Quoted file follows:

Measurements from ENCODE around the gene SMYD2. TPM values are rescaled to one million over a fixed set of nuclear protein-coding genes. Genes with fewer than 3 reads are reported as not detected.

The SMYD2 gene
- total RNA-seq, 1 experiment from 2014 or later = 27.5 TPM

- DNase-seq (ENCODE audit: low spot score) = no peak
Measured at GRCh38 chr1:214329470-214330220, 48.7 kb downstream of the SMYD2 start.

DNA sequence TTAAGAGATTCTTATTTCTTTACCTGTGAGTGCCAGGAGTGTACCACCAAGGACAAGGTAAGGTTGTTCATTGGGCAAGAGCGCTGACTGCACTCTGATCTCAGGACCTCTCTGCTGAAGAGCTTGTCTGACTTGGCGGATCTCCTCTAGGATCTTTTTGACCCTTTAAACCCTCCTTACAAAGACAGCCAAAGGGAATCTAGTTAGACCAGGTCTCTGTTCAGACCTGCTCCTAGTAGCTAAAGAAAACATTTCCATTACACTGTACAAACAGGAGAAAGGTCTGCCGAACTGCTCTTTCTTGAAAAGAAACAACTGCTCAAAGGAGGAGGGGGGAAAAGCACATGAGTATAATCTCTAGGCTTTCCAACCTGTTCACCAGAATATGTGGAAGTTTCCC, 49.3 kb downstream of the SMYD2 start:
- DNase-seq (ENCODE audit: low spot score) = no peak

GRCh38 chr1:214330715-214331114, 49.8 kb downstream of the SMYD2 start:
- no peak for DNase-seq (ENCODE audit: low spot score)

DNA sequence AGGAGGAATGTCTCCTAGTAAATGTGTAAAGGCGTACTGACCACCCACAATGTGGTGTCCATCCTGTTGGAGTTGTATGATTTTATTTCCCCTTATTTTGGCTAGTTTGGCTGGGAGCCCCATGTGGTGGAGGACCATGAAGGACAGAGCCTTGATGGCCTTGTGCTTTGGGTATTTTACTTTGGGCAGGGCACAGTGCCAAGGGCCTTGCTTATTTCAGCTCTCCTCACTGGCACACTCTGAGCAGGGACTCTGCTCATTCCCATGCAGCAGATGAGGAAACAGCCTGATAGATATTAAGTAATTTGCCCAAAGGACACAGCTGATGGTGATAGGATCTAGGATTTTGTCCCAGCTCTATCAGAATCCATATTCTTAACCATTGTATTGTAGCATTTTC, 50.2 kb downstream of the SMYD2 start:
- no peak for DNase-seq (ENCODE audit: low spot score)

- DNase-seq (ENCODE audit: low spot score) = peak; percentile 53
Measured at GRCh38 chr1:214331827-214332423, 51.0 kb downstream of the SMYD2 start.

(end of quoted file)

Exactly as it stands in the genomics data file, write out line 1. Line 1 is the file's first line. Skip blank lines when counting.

Measurements from ENCODE around the gene SMYD2. TPM values are rescaled to one million over a fixed set of nuclear protein-coding genes. Genes with fewer than 3 reads are reported as not detected.